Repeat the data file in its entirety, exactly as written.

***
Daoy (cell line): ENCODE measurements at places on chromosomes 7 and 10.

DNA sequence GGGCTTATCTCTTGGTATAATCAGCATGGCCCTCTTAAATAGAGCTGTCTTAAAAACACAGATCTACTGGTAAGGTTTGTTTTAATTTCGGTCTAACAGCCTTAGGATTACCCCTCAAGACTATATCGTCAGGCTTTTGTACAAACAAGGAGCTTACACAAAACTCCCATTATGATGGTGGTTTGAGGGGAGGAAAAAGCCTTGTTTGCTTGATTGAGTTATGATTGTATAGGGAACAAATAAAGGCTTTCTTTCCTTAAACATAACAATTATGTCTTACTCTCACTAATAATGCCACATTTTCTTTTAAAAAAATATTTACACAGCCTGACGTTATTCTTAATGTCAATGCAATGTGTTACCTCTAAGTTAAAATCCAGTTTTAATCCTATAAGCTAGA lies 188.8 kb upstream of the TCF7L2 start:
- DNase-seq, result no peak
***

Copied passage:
Daoy (cell line): ENCODE measurements at places on chromosomes 7 and 10.

DNA sequence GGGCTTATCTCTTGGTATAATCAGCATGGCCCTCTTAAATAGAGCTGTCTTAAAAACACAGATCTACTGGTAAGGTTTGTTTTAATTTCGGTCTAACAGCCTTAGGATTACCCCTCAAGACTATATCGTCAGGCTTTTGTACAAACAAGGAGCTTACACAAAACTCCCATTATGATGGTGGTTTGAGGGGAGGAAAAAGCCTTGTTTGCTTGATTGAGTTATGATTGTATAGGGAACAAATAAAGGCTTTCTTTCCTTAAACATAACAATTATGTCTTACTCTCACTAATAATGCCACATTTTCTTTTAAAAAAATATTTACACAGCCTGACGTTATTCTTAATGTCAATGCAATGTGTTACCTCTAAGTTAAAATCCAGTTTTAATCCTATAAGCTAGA lies 188.8 kb upstream of the TCF7L2 start:
- DNase-seq, result no peak